Using fourth-year medical students’ reflections to propose strategies for primary care physicians, who host students in their practices, to optimise learning opportunities

  • M Van Rooyen
Keywords: medical students, learning opportunity strategies, primary care physicians


Setting and subjects: Fourth-year medical students at the University of Pretoria are required to work with a primary healthcare practitioner for two weeks. After the preceptorship, reflective photo-story reports on the students’ experiences and personal and academic growth are submitted.
Objectives: To identify whether the objectives of the preceptorship were met and to describe the experiences of students, the reflective reports were qualitatively analysed. A second purpose of the analysis was to propose strategies that could be implemented by the primary healthcare practitioners to optimise the learning experience of students in their practices.
Design: A qualitative approach to analyse the narratives of the photo-story reports was used. Main and subthemes were identified from the topics that were thought about. Quotes from the narratives were selected to support the themes. Each of the quotes was then scrutinised to ascertain if evidence of learning had taken place.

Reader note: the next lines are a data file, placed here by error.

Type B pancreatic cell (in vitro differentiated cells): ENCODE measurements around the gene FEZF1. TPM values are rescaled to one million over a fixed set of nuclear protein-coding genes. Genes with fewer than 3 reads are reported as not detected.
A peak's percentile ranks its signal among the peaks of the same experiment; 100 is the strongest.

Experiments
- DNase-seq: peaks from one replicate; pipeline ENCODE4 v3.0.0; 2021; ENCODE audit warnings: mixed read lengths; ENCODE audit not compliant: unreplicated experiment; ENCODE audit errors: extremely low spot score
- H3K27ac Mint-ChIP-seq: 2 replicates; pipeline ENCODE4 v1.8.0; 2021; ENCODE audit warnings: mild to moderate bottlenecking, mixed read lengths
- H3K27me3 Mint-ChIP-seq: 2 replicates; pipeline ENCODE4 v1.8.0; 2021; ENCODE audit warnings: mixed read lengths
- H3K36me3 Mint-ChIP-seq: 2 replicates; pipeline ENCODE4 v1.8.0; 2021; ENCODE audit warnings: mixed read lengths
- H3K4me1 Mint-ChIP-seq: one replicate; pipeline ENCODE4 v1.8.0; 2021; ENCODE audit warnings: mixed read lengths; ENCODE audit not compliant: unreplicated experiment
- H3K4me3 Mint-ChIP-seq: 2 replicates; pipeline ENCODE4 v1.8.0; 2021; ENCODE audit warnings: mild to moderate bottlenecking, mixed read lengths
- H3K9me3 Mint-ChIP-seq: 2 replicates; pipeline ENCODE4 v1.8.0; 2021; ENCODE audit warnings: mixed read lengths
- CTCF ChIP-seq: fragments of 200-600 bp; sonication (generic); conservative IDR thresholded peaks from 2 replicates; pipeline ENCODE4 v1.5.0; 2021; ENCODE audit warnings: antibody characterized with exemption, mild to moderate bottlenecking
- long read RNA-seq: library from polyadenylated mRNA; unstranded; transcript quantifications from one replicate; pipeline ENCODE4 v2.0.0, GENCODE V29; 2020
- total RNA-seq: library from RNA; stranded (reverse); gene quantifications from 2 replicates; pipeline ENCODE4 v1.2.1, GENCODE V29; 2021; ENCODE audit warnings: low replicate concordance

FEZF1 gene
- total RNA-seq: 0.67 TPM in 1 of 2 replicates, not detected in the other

Results: The main themes were identified as: the impact that the visit had had on the student, the emotions that they had experienced, working with the physician, interacting with patients and the clinical care of patients. Learning was achieved under conditions that made the students feel comfortable, confident, happy and inspired; required their active participation; challenged them; inspired them to see the advantage of learning; and when feedback was given to them.
Conclusion: Strategies for use by practitioners to optimise the learning experience of students in their practices were proposed. These included active student participation, reflection, the creation of a positive environment, student participation in challenging experiences, active learning and quality time spent with patients.

Journal Identifiers

eISSN: 2078-6204
print ISSN: 2078-6190